Get vaccinated, get tested and seek treatment early, says chief medical officer

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Get vaccinated, get tested, and seek treatment early if you test positive for COVID-19 and feel unwell or at high risk. It’s the prescription of Nebraska’s chief medical officer, Dr. Gary Anthone, as the spread of the omicron variant looms during the holiday season. “The # 1 mechanism to fight COVID is to get vaccinated,” Anthone said. A call from a family in central Nebraska helped convey this point during Gov. Pete Ricketts’ press conference on Monday. Natalie Trace’s husband was not vaccinated. He spent almost a month on a ventilator and almost died. He is now at home but still struggling. “It’s no joke. It’s real. And it’s deadly,” Trace said. She said she would not wish the virus on her worst enemy. effects after COVID, we would have taken better precautions, ”Trace said. Ricketts said on Monday there were 523 hospital patients with COVID-19. That’s a slight drop from the 584 patients on Friday. “Nine out of 10 people in hospitals today are unvaccinated,” Ricketts said. Anthone said doctors now have other tools to keep you from going to the emergency room. physicians, please consider giving your patients monoclonal antibodies, ”said Anthone. prevent hospitalization and death by 76%. “So it’s a huge advantage to keep you out of the hospital,” Anthone said. Ricketts expressed frustration because he heard that some doctors would not prescribe the treatment. “If your doctor doesn’t give you that prescription and for no good reason, a lot of people have told me their doctors just don’t want to. Get a new doctor,” Ricketts said. Anthone said there is 86 infusion sites across the state. You can call the COVID-19 hotline at 531-2 49-1873 or visit covid.infusioncenter.org to make an appointment. “Almost all hospital systems and even small rural hospitals now have infusion sites for these monoclonal antibodies, “Anthone said. He said antivirals such as Remdesivir are also an effective treatment. Anthone said the federal government may approve two new ones, Merck’s Molnupiravir and Pfizer’s Paxlovid, for emergency use by the end of the month. ”These are all drugs that you can get a prescription for. Go to a pharmacy to get it and take it while you’re at home, “Anthone said. Testing is important. Monoclonal and antiviral treatments need to be taken with days of infection.” You need to get treatment early. . Ricketts said. He suggested getting tested before vacation reunions. “It’s another way to control the spread of the virus,” Ricketts said. Anthone reminds people to stay healthy and to add more zinc and vitamin D to your diet. ”Exercise to get outside when you can to eat the right kinds of foods. Fruits and vegetables, ”Anthone said.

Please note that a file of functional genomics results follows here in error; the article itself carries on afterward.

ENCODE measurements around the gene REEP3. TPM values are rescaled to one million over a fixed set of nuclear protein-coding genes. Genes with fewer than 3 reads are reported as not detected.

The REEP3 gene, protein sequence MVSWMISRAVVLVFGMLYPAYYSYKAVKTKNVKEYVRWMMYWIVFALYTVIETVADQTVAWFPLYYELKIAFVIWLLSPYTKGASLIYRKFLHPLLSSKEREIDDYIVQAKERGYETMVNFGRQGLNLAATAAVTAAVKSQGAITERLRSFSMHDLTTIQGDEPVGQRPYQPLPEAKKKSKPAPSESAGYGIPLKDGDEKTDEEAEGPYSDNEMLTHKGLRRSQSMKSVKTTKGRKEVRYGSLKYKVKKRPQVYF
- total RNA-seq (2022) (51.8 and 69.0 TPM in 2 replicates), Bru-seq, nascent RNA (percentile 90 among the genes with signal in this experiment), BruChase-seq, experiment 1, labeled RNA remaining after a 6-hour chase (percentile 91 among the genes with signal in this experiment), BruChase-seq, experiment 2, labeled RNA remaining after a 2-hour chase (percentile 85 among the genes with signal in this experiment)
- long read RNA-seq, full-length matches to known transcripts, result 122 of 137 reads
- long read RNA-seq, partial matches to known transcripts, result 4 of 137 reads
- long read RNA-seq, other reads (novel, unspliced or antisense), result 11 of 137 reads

Get vaccinated, get tested, and seek treatment early if you test positive for COVID-19 and feel unwell or at high risk.

It’s the prescription from Nebraska Chief Medical Officer Dr. Gary Anthone as the spread of the omicron variant looms over the holiday season.

“The # 1 mechanism to fight COVID is to get vaccinated,” Anthone said.

A plea from a central Nebraska family helped convey this point during Gov. Pete Ricketts’ press conference on Monday.

Natalie Trace’s husband was not vaccinated.

He spent almost a month on a ventilator and almost died.

He’s home now but still struggling.

“It’s no joke. It’s real. And it’s deadly,” Trace said.

She said she would not wish the virus on her worst enemy.

“If we had known by now how serious COVID can do, not only during COVID but the long-term effects after COVID, we would have taken better precautions,” Trace said.

Ricketts said on Monday there were 523 hospital patients with COVID-19.

This is a slight drop from the 584 patients on Friday.

“Today, nine out of ten people in hospitals are unvaccinated,” Ricketts said.

Anthone said doctors now have other tools to keep you from going to the emergency room.

“Please talk to your doctor (s), consider giving your patients monoclonal antibodies,” Anthone said.

He said the antibodies are recommended for people 12 years of age or older, at high risk, within 10 days of illness and not already hospitalized or requiring oxygen.

He said studies show they prevent hospitalization and death by 76%.

“So it’s a huge advantage to keep you out of the hospital,” Anthone said.

Ricketts expressed frustration because he heard that some doctors would not prescribe the treatment.

“If your doctor doesn’t give you that prescription and for no good reason, a lot of people have told me their doctors just don’t want to. Find a new doctor,” Ricketts said.

Anthone said there are 86 infusion sites across the state.

You can call the COVID-19 hotline at 531-249-1873 or visit covid.infusioncenter.org to make an appointment.

“Almost all hospital systems and even small rural hospitals now have infusion sites for these monoclonal antibodies,” Anthone said.

He said antivirals such as Remdesivir are also an effective treatment.

Anthone said the federal government could approve two new ones, Merck’s Molnupiravir and Pfizer’s Paxlovid, for emergency use by the end of the month.

“These are all drugs that you can get on a prescription. Go to a drugstore, pick them up and take them while you’re at home,” Anthone said.

Testing is important.

Monoclonal and antiviral treatments should be taken with days of infection.

“You have to get the treatment early,” Ricketts said.

He suggested getting tested before the holiday gatherings.

“It’s another way to help control the spread of the virus,” Ricketts said.

Anthone reminds people to stay healthy and add more zinc and vitamin D to their diet.

“To exercise to get outside when you can to eat the right kinds of foods. Fruits and vegetables,” Anthone said.

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